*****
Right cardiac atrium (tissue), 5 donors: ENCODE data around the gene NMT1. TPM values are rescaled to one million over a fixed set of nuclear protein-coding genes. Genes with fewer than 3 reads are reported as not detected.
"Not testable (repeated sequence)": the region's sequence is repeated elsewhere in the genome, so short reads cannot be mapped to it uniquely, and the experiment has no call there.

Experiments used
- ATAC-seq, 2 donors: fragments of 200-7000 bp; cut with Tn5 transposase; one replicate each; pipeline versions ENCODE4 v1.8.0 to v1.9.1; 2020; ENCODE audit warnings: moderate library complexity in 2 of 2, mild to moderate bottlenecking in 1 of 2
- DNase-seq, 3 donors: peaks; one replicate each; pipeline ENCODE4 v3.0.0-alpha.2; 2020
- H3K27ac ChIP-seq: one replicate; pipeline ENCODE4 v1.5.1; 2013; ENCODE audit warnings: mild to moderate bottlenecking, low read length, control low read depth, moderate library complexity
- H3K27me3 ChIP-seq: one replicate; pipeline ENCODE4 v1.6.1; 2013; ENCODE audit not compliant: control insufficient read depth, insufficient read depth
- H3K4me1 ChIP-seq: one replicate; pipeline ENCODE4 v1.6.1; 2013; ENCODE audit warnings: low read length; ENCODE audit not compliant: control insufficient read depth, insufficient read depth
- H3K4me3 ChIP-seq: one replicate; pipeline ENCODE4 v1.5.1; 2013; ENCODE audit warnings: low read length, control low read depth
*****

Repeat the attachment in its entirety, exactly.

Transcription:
Right cardiac atrium (tissue), 5 donors: ENCODE data around the gene NMT1. TPM values are rescaled to one million over a fixed set of nuclear protein-coding genes. Genes with fewer than 3 reads are reported as not detected.
"Not testable (repeated sequence)": the region's sequence is repeated elsewhere in the genome, so short reads cannot be mapped to it uniquely, and the experiment has no call there.

Experiments used
- ATAC-seq, 2 donors: fragments of 200-7000 bp; cut with Tn5 transposase; one replicate each; pipeline versions ENCODE4 v1.8.0 to v1.9.1; 2020; ENCODE audit warnings: moderate library complexity in 2 of 2, mild to moderate bottlenecking in 1 of 2
- DNase-seq, 3 donors: peaks; one replicate each; pipeline ENCODE4 v3.0.0-alpha.2; 2020
- H3K27ac ChIP-seq: one replicate; pipeline ENCODE4 v1.5.1; 2013; ENCODE audit warnings: mild to moderate bottlenecking, low read length, control low read depth, moderate library complexity
- H3K27me3 ChIP-seq: one replicate; pipeline ENCODE4 v1.6.1; 2013; ENCODE audit not compliant: control insufficient read depth, insufficient read depth
- H3K4me1 ChIP-seq: one replicate; pipeline ENCODE4 v1.6.1; 2013; ENCODE audit warnings: low read length; ENCODE audit not compliant: control insufficient read depth, insufficient read depth
- H3K4me3 ChIP-seq: one replicate; pipeline ENCODE4 v1.5.1; 2013; ENCODE audit warnings: low read length, control low read depth